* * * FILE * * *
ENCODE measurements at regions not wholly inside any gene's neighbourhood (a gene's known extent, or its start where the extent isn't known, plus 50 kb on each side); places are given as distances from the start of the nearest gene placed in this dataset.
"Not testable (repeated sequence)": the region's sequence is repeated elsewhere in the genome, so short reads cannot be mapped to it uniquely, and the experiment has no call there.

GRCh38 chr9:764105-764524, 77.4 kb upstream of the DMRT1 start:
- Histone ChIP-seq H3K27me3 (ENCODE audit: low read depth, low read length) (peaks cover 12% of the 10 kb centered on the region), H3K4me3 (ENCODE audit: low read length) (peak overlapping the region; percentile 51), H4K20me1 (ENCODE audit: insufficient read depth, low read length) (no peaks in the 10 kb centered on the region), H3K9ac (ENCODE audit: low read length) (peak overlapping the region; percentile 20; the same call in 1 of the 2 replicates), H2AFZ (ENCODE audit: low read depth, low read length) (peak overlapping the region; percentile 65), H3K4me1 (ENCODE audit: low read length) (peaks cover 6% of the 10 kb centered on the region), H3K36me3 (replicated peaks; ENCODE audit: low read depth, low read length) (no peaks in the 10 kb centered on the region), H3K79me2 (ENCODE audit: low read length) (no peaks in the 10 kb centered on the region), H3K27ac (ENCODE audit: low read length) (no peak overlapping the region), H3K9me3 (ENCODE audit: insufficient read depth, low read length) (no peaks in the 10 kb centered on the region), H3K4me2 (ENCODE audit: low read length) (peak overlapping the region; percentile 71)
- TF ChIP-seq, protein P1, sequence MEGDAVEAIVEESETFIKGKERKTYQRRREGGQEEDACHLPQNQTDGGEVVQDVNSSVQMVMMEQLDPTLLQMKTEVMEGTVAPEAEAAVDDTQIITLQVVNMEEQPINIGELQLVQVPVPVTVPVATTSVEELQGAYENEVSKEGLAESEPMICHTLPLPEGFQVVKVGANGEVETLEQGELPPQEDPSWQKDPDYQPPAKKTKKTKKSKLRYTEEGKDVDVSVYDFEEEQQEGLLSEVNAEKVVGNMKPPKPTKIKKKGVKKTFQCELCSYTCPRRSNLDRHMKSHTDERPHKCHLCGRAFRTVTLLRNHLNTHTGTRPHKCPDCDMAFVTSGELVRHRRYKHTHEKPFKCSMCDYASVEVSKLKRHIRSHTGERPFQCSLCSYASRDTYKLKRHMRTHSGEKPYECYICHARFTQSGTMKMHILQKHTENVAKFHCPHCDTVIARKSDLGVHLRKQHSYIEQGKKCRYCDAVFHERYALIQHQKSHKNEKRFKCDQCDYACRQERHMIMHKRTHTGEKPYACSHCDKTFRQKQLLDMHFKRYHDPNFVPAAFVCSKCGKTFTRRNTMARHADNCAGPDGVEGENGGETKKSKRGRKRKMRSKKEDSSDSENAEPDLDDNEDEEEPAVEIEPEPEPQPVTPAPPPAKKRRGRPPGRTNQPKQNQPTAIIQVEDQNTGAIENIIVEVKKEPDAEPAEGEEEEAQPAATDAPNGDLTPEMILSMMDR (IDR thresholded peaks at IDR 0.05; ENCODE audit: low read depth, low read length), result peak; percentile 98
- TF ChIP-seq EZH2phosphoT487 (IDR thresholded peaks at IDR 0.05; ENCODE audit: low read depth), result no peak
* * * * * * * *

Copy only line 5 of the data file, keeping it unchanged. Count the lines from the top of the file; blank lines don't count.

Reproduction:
- TF ChIP-seq, protein P1, sequence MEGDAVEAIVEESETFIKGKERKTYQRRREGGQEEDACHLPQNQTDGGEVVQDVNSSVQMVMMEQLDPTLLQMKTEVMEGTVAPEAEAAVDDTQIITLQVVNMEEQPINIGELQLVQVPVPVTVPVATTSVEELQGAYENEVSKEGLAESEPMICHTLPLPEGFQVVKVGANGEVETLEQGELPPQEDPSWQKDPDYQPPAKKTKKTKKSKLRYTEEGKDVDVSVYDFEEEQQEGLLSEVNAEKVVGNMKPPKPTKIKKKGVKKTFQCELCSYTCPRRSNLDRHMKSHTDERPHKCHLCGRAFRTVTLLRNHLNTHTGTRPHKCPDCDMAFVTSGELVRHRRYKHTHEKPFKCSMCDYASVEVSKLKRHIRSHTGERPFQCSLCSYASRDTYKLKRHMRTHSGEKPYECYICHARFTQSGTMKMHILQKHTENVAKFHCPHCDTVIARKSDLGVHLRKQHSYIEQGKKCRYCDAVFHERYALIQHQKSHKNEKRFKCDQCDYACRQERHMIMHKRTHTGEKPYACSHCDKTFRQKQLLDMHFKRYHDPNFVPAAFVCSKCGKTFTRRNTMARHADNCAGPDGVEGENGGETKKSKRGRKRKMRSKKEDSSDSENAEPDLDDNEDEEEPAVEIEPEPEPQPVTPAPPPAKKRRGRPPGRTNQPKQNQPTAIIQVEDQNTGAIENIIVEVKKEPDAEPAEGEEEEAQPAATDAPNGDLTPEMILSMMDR (IDR thresholded peaks at IDR 0.05; ENCODE audit: low read depth, low read length), result peak; percentile 98